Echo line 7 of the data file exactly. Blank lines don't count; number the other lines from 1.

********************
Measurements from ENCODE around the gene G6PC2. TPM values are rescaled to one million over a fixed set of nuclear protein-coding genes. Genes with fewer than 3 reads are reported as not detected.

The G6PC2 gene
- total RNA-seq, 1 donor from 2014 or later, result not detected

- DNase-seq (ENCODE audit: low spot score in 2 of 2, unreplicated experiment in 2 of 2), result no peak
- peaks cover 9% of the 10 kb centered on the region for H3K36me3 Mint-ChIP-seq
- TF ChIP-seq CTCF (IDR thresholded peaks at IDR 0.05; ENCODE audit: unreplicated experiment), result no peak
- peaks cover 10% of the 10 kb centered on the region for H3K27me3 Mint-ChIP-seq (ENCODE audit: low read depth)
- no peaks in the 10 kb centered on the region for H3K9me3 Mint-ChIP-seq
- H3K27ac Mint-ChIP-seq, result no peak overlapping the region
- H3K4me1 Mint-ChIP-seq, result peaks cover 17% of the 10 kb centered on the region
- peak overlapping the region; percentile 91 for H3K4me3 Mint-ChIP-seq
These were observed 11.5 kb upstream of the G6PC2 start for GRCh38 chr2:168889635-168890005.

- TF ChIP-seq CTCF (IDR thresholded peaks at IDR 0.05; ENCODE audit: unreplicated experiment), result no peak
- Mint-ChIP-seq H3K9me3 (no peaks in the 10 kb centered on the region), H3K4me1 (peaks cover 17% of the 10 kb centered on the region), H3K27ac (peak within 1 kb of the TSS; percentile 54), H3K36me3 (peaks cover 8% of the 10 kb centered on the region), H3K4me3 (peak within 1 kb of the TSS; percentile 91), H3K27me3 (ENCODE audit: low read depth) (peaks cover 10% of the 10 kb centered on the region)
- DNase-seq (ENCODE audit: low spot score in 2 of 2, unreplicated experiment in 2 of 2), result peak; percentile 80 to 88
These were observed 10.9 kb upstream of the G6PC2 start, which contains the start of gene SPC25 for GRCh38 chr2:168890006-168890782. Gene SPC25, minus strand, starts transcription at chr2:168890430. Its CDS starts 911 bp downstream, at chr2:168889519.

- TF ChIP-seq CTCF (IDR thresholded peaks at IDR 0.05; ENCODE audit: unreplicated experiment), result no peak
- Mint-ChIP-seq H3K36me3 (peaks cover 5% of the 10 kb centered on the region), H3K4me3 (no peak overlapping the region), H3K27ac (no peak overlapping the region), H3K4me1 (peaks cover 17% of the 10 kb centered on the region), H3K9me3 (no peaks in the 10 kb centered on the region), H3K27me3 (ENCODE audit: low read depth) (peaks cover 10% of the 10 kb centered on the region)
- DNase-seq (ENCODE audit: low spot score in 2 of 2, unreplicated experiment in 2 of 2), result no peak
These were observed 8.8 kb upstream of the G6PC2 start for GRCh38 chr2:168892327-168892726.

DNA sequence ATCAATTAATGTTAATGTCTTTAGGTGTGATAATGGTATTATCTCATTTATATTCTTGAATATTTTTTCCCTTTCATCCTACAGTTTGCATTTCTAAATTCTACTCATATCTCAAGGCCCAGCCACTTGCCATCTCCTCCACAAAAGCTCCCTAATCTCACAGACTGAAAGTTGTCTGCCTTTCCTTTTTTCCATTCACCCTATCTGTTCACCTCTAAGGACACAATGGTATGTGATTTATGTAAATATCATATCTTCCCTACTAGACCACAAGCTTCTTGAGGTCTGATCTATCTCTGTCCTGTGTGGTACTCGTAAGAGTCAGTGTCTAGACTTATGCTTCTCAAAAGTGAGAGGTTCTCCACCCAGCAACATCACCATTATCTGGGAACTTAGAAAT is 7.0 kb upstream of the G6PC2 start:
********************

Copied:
- peaks cover 10% of the 10 kb centered on the region for H3K27me3 Mint-ChIP-seq (ENCODE audit: low read depth)